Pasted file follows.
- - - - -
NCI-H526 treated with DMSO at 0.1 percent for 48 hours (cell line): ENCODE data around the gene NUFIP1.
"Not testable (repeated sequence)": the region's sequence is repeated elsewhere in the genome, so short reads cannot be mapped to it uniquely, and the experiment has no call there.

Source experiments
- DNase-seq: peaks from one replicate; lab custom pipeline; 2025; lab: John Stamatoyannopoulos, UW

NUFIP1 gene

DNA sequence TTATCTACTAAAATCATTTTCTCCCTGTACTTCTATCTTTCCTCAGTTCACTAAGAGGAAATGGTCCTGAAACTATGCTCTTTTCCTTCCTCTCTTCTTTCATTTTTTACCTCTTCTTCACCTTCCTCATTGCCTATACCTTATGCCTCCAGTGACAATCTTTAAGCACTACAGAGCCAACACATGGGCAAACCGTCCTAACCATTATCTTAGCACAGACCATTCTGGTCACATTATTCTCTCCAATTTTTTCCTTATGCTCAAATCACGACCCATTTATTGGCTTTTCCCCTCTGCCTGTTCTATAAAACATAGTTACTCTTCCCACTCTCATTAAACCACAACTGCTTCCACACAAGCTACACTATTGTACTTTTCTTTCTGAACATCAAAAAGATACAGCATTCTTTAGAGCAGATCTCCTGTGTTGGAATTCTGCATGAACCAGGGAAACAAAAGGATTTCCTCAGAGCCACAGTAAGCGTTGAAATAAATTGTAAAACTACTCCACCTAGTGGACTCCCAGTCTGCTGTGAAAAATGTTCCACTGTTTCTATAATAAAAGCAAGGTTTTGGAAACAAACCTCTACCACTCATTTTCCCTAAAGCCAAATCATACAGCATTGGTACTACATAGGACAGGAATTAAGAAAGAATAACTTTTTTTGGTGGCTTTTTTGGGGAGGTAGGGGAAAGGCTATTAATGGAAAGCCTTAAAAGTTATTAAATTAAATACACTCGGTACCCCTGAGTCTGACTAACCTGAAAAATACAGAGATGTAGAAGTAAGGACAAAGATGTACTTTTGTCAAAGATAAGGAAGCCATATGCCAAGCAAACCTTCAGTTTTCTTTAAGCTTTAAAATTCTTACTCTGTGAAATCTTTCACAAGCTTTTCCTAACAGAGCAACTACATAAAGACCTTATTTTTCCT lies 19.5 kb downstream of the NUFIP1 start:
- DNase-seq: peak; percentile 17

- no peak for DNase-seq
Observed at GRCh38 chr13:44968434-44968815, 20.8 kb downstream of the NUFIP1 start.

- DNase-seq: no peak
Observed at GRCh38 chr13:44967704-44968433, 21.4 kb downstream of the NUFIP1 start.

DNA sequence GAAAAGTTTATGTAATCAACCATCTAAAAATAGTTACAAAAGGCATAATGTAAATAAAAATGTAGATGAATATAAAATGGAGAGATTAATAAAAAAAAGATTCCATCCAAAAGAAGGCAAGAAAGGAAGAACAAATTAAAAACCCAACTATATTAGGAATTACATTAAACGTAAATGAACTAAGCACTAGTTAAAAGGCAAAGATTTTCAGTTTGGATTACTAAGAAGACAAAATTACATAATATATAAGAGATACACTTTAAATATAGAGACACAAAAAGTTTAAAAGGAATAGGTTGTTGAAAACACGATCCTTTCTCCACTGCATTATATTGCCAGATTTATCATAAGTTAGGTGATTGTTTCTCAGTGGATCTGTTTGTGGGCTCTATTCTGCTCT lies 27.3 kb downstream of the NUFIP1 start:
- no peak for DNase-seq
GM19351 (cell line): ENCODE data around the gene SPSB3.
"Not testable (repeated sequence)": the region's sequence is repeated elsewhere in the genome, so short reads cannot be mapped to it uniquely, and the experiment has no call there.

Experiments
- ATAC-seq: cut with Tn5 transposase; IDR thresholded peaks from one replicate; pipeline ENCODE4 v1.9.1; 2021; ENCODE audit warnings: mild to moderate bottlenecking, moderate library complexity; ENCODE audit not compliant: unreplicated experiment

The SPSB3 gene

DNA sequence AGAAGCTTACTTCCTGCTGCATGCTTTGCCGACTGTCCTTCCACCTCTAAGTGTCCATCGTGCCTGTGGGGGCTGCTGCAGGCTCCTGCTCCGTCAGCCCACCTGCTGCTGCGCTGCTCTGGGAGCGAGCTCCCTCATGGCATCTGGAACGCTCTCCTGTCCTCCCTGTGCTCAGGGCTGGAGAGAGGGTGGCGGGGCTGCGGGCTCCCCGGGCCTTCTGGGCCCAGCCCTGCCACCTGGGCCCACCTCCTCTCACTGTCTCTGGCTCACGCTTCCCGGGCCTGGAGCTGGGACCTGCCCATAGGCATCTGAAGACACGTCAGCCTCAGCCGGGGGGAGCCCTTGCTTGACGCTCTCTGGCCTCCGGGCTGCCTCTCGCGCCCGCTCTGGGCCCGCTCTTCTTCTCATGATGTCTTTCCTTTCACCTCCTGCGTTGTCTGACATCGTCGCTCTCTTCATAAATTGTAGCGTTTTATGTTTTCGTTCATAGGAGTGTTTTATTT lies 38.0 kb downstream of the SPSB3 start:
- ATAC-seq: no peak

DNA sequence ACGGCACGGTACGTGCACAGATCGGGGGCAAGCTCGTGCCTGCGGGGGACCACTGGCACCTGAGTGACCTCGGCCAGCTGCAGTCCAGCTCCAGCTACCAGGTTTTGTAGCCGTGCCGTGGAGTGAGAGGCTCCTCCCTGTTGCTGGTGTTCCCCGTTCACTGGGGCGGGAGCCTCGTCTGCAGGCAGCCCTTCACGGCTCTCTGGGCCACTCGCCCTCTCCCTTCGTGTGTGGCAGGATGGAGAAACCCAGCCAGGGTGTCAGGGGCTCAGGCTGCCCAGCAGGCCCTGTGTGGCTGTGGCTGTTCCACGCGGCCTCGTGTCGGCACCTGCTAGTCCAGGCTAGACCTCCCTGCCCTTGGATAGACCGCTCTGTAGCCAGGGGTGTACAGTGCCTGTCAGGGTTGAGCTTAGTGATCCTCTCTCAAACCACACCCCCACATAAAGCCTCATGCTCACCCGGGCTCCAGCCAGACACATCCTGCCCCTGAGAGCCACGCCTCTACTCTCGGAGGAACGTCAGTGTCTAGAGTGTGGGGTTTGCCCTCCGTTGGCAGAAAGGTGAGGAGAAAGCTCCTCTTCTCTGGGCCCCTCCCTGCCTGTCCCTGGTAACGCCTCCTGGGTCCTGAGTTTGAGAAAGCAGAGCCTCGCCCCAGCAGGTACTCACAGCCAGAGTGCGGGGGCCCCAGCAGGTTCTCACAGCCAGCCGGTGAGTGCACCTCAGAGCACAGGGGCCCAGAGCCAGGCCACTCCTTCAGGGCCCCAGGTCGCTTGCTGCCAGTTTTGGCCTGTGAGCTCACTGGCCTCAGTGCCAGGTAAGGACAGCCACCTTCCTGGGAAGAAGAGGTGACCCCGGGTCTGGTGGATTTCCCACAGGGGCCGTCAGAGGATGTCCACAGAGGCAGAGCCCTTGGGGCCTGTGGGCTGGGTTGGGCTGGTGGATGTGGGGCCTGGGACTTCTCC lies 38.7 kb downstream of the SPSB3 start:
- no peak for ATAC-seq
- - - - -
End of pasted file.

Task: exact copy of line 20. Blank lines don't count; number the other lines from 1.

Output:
- ATAC-seq: no peak